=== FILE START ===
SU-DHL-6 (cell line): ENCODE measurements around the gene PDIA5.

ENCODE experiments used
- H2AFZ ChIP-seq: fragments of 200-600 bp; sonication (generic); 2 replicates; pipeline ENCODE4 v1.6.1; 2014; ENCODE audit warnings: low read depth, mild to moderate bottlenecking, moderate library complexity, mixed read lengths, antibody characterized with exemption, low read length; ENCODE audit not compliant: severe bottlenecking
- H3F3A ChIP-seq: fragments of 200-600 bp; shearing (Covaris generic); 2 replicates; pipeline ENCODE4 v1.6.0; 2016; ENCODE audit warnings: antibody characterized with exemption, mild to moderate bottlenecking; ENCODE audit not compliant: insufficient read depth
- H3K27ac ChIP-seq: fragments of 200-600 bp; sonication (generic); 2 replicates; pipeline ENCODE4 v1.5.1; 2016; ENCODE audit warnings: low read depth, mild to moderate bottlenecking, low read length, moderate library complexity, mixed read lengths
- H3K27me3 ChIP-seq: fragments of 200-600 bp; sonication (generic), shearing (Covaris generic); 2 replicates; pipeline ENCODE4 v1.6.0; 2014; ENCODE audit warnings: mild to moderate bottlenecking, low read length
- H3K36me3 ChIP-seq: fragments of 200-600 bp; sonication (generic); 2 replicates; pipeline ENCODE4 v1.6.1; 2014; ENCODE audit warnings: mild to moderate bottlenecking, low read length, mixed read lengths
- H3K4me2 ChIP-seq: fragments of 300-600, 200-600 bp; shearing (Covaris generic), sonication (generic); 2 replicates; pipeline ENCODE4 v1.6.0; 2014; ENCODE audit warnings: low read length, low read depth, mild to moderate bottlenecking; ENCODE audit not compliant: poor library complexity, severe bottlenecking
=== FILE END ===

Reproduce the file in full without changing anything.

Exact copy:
SU-DHL-6 (cell line): ENCODE measurements around the gene PDIA5.

ENCODE experiments used
- H2AFZ ChIP-seq: fragments of 200-600 bp; sonication (generic); 2 replicates; pipeline ENCODE4 v1.6.1; 2014; ENCODE audit warnings: low read depth, mild to moderate bottlenecking, moderate library complexity, mixed read lengths, antibody characterized with exemption, low read length; ENCODE audit not compliant: severe bottlenecking
- H3F3A ChIP-seq: fragments of 200-600 bp; shearing (Covaris generic); 2 replicates; pipeline ENCODE4 v1.6.0; 2016; ENCODE audit warnings: antibody characterized with exemption, mild to moderate bottlenecking; ENCODE audit not compliant: insufficient read depth
- H3K27ac ChIP-seq: fragments of 200-600 bp; sonication (generic); 2 replicates; pipeline ENCODE4 v1.5.1; 2016; ENCODE audit warnings: low read depth, mild to moderate bottlenecking, low read length, moderate library complexity, mixed read lengths
- H3K27me3 ChIP-seq: fragments of 200-600 bp; sonication (generic), shearing (Covaris generic); 2 replicates; pipeline ENCODE4 v1.6.0; 2014; ENCODE audit warnings: mild to moderate bottlenecking, low read length
- H3K36me3 ChIP-seq: fragments of 200-600 bp; sonication (generic); 2 replicates; pipeline ENCODE4 v1.6.1; 2014; ENCODE audit warnings: mild to moderate bottlenecking, low read length, mixed read lengths
- H3K4me2 ChIP-seq: fragments of 300-600, 200-600 bp; shearing (Covaris generic), sonication (generic); 2 replicates; pipeline ENCODE4 v1.6.0; 2014; ENCODE audit warnings: low read length, low read depth, mild to moderate bottlenecking; ENCODE audit not compliant: poor library complexity, severe bottlenecking